Long Kalahari Sunset from the dunes

It is said that guides are rewarded with sunsets, in the Kalahari, we are honoured by them. The sky seems to arrest every bit of light, and holds it from one end of the Earth to the other, allowing not a single particle to escape… forcing us to be drawn into its endlessness.

The Kalahari can romance even the hardest souls. But what it radiates in landscapes and sunsets, it compliments with a diversity of amazing wildlife.

Ironically, its vastness lends well to some of Africa’s smallest and most fascinating creatures. Creatures seen so seldom elsewhere, it makes Tswalu a trove of treats for the absolutely weird and wonderful. It is also your best chance of seeing the elusive ground pangolin, a mammal unlike any other.

Meerkats and Pups

Meerkats sunning themselves

The Rare Ground Pangolin

The Rare Ground Pangolin

 

 

 

 

 

 

 

 

 

Small creatures also have a big presence in the Kalahari. Sociable Weavers captivate your gaze with their enormous nests, providing a continuous hum of activity, and when the sun sets, barking geckos will fill the diamond sky with a soundtrack that dominates the Kalahari night.

Large animals still roam the red Kalahari dunes in abundance. As herds of eland click through the grass and Desert Black Rhino exhaust their ‘bad’ tempers, they all leave little disturbance to the massive world that waits beneath. It’s unusual to think that the majority of Tswalu’s creatures live underground, but when these subterranean animals like aardvarks, meerkats and foxes leave their burrows, they provide some amazing opportunities to view and photograph their behaviour.

A herd of Eland seen from a helicopter

A herd of Eland seen from a helicopter

A herd of Oryx (Gemsbok) move across a sand dune at sunset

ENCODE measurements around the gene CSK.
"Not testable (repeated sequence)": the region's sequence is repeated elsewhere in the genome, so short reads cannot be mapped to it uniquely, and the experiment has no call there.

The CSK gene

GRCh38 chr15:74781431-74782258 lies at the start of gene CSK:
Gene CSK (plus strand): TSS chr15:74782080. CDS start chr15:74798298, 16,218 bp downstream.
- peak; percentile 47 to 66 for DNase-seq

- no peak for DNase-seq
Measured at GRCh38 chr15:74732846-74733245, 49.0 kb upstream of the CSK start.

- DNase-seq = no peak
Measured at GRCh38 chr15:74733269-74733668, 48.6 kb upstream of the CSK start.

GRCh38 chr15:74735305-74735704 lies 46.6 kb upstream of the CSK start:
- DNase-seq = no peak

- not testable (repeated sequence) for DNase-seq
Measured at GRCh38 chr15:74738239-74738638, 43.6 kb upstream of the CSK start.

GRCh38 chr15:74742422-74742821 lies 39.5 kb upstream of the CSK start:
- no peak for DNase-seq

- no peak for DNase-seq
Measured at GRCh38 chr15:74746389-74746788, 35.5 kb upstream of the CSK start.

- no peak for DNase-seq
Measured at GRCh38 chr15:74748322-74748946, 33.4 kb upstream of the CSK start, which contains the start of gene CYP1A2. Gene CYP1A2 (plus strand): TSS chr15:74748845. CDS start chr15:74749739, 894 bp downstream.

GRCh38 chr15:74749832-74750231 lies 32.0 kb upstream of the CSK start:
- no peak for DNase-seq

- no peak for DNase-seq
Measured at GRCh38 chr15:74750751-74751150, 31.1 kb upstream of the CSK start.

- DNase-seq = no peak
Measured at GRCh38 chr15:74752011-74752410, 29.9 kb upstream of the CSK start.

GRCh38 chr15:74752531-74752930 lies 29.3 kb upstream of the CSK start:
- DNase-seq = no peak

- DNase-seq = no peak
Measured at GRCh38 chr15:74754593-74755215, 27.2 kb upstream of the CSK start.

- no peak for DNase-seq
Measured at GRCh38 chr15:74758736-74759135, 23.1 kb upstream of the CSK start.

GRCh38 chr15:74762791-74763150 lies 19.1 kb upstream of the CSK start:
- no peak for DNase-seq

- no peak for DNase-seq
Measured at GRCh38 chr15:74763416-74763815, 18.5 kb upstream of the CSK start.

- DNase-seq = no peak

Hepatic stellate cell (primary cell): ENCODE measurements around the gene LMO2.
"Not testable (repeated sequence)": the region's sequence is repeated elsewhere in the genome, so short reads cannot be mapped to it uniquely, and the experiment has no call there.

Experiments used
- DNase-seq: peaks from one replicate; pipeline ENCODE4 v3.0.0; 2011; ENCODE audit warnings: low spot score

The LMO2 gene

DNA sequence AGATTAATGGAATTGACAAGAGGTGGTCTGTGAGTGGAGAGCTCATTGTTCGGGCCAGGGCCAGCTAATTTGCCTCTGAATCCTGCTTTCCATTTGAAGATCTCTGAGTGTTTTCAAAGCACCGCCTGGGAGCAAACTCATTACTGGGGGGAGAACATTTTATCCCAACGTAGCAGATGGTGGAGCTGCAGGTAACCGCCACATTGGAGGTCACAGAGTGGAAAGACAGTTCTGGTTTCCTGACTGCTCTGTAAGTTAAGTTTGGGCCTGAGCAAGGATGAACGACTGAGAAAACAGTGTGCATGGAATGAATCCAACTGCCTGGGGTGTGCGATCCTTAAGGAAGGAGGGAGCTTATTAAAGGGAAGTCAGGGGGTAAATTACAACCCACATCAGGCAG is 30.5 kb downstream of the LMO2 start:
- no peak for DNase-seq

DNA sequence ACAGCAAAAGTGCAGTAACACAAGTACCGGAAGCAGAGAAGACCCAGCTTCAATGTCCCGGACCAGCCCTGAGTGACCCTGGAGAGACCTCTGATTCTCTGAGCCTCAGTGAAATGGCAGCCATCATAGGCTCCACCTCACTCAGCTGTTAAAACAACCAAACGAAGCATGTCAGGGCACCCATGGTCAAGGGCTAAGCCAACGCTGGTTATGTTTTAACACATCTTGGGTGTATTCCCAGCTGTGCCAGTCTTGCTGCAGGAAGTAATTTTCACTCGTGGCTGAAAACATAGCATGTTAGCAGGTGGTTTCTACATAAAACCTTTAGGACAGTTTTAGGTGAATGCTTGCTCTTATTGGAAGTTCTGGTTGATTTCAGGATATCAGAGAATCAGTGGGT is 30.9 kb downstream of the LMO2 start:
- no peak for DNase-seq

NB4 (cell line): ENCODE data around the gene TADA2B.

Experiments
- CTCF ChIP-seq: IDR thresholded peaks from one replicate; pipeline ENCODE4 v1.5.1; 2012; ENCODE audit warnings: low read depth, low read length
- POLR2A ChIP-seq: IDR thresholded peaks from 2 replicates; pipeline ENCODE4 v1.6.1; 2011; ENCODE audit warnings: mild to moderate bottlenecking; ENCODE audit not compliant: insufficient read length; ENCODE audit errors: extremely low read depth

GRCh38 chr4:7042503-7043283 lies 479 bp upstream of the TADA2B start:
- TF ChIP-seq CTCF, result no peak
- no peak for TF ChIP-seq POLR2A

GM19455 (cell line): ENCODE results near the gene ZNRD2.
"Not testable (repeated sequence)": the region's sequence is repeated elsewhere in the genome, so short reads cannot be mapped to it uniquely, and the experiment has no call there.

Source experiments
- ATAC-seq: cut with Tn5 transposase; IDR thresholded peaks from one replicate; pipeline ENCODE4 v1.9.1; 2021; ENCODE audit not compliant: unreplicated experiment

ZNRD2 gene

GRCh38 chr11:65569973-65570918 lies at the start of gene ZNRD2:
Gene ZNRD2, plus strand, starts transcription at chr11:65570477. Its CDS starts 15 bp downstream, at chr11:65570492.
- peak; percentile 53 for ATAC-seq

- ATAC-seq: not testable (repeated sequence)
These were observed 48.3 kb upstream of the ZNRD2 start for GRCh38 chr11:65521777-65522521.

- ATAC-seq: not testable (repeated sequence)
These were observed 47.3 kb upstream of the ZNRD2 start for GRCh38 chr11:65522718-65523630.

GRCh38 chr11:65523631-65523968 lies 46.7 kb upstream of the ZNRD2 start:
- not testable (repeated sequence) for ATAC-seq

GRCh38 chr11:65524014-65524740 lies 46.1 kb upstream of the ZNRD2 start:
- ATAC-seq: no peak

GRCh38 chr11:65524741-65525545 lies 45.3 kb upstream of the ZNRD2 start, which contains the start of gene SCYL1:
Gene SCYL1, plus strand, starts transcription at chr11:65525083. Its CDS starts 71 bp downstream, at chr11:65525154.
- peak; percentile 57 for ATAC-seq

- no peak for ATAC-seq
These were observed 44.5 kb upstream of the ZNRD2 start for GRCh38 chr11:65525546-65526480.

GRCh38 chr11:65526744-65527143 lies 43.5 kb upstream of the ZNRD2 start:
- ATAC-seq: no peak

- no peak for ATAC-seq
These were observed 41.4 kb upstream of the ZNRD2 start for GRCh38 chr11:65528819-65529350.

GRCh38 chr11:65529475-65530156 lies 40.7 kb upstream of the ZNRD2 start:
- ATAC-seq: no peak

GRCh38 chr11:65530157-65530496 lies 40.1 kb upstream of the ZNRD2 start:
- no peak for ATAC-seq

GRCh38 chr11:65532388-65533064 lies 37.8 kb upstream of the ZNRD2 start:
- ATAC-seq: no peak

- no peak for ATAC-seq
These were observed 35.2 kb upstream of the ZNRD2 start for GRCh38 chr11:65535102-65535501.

A herd of Oryx (Gemsbok) move across a sand dune at sunset

 

 

 

 

 

 

 

 

 

Even with large predators like lion and cheetah that move between the sand dunes with a grace uncharacterised by any savannah, the Kalahari seems in perfect balance. The folding mountains in the east seem to enclosed a harmony that ripples across the sand dunes to the setting sun far off into the west.

A Kalahari Black-maned Lion

A Kalahari Black-maned Lion

Cheetah with the Kalahari backdrop

Cheetah with the Kalahari backdrop

 

 

 

 

 

 

 

 

My impressions of Tswalu and its endless landscape, distinctive wildlife and quiet silence that is so deafening it sings with life?

A land that time remembered, and humans will never forget.

Heartbreak Kalahari

A sad story unfolds, as an old lioness slowly dies while her sister and cubs watch on.

We originally thought after finding her, that she had been bitten by a cape cobra, and she was reacting to the potent neurotoxins in the venom. But as it would turn out, old age had allowed parasitic worms to fester on her brain, causing these horrific violent attacks, and ultimately her death.
We watched a few more of these disturbing and emotional episodes, scenes as if she were fighting an invisible enemy, while her cubs and sister called in confusion and hesitantly moved around her. And then she succumbed, yielding to her attacker… an old warrior bowed her head, and slowly retreated back towards her now certain fate. (as seen in the photo below)

Please excuse some of the shoddy, shaky camera work mid-way, I was handing out tissues to my guests.